Both, artificial intelligence (AI) and machine learning (ML) are trendy terms. Any ambitious IT system is being marketed as having AI capabilities and promise a much more efficient operation. But can they deliver?

Unfortunately, there is usually not much talk around the anomaly detection algorithm itself, nor the specific ways that AI techniques are being used to guarantee autonomous decision making. And although not all asset managers are that technical savvy to know how to choose the right anomaly detection method for their facility, they should have enough insight and guidance from the system supplier, in order to come with an informed decision.

Additionally, the anomaly detection application should be relatively easy to set up and – most importantly – to re-configure. Best practices show that as users become wiser on how to best utilize the systems data and characteristics, or the operational conditions change, its imperative to customize the system accordingly for maximum reliability on the predictive analytics.

Single location data analysis

Centralized data analysis has been very common in the past. The topology of the network usually dictated all data to be fetched from the distributed points to a centrally installed application, which would then perform the necessary calculations, estimations and predictions. What this approach lacked, however, was speed.

Today, communication between IT systems, edge points and cloud-based platforms is much faster and it’s possible to come with an extra benefit. Given the capability, system moderators can decide for some data analysis to take place at the edge, so that local incidents can be promptly acted upon. This also saves time and money in communications and infrastructure. The rest of the analysis and high-level decision making is left for the cloud, which has now fewer tasks to accomplish.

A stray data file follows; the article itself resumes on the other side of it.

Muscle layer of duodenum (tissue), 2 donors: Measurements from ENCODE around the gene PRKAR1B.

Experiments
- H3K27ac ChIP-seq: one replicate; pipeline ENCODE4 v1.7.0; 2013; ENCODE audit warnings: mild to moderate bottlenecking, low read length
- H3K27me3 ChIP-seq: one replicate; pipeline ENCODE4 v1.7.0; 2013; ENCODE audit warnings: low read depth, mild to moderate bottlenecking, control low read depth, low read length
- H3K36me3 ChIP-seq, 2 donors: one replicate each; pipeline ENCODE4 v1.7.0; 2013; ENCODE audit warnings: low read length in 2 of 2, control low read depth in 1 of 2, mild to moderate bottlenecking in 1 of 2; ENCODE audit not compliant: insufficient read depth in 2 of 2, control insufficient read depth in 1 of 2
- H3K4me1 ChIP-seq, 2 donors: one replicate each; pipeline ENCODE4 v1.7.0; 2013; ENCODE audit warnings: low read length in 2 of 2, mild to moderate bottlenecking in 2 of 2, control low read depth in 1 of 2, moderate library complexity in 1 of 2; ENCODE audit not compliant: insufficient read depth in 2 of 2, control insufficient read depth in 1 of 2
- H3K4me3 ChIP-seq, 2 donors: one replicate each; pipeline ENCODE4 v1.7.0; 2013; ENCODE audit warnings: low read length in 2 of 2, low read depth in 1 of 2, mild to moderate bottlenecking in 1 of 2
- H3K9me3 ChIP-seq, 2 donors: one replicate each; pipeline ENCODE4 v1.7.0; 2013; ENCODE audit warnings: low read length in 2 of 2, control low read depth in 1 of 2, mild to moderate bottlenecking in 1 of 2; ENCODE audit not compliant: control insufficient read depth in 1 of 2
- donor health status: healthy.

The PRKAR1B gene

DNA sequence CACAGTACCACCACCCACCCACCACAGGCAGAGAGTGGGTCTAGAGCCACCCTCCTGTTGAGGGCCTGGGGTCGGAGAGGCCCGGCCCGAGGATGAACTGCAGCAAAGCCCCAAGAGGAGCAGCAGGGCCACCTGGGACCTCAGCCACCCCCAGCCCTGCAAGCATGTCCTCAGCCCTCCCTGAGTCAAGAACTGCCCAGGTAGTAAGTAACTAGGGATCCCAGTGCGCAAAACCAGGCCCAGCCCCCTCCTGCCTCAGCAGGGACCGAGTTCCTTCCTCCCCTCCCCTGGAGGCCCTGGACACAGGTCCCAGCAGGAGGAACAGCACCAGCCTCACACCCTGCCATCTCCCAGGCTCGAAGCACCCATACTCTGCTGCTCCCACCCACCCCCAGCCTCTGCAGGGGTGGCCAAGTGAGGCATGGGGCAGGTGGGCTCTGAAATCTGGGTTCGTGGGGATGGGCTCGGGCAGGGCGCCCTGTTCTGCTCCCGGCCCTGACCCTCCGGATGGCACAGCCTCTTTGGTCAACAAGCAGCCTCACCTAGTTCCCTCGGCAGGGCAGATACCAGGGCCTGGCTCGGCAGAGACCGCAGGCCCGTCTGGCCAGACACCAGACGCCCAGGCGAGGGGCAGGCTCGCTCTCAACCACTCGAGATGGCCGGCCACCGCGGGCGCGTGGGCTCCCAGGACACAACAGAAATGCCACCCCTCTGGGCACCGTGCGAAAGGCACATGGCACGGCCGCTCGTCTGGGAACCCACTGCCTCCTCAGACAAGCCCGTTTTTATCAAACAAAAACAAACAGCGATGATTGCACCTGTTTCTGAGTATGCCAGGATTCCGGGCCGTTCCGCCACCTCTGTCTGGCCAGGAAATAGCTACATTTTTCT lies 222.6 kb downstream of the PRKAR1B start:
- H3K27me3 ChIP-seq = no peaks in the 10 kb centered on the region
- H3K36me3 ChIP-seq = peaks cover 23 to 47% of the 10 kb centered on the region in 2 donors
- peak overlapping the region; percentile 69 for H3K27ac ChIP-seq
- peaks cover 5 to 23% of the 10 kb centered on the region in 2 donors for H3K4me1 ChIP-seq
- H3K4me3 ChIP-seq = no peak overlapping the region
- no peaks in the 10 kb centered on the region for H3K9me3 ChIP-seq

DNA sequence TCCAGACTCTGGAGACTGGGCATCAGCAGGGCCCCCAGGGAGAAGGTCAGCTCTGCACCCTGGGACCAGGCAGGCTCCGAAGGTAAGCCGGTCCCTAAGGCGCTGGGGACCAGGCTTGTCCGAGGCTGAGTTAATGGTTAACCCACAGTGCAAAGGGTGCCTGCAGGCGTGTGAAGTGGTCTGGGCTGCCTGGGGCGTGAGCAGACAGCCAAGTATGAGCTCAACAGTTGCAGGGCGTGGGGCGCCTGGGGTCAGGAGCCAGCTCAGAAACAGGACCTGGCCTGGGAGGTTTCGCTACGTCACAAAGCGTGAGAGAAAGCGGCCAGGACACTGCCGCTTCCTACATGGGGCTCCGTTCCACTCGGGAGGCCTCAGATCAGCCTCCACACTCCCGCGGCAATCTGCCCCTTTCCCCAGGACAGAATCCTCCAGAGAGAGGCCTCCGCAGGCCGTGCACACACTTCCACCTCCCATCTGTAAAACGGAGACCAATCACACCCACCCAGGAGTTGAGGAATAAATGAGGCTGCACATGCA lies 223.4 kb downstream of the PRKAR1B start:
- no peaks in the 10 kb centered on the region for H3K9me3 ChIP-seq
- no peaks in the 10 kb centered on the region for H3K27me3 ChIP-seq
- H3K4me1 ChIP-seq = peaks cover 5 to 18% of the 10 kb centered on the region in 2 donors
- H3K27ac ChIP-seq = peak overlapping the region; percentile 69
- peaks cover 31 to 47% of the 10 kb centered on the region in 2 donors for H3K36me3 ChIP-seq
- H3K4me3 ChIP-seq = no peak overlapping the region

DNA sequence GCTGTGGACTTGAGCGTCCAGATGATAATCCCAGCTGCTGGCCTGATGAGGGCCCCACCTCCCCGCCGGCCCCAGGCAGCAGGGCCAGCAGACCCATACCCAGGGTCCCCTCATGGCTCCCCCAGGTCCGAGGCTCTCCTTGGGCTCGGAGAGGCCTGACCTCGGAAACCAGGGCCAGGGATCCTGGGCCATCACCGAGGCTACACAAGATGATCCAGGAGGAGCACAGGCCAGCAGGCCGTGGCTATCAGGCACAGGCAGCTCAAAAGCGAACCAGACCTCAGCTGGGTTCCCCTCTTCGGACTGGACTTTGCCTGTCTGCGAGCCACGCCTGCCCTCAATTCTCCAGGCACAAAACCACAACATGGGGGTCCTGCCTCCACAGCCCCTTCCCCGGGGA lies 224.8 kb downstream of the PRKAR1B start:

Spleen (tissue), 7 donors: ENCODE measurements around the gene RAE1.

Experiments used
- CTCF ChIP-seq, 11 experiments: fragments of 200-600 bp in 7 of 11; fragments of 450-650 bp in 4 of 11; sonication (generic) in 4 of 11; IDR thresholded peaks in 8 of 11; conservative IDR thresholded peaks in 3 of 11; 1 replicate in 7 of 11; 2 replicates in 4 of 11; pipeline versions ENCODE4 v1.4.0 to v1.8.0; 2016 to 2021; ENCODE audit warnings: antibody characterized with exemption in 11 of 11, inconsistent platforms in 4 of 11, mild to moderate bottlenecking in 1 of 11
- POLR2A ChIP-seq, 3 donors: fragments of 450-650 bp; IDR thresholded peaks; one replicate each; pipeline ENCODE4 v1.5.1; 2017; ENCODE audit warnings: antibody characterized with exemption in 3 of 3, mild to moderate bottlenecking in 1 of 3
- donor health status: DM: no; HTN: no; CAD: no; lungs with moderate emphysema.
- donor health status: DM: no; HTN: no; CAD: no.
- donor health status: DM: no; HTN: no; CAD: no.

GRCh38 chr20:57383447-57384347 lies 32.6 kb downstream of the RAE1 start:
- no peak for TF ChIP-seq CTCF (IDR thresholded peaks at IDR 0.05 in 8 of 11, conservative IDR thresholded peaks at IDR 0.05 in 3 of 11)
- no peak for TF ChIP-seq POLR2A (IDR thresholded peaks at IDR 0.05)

Anomaly detection strategy without ESG metrics?

Energy efficiency is in the heart of a facility management application and its anomaly detection method, as it is a significant factor for the limitation of a building’s operational costs. Most frequently, they are directly connected with the facility manager’s KPIs. Therefore, the identification of inefficient energy consumption patterns is extremely critical for both people and businesses.

On the other hand, as the world has grown more sensitive around environmental and sustainability issues, the international organizations introduced the ESG (Environmental, Social and Governance) guidelines, which are expected to become increasingly more decisive for how future facilities will be managed. So, it makes sense for businesses to invest on advanced systems that can monitor ESG metrics, connect them to business KPIs and have built-in functions for the corresponding reporting.

If the above seem too much to be realized through a single platform, they really aren’t. In the market today, there are already a few available and reliable solutions. One of them is YodiFEM – the facility management IoT/AI platform from Yodiwo – which uses advanced anomaly detection techniques to help you save money and protect the environment at the same time. If you look for ways to manage your physical assets more profitably and identify OPEX leaks as soon as they appear, a 30-minute free consultation call with our Smart Facility Management team could give you all the information and confidence to take the right decisions.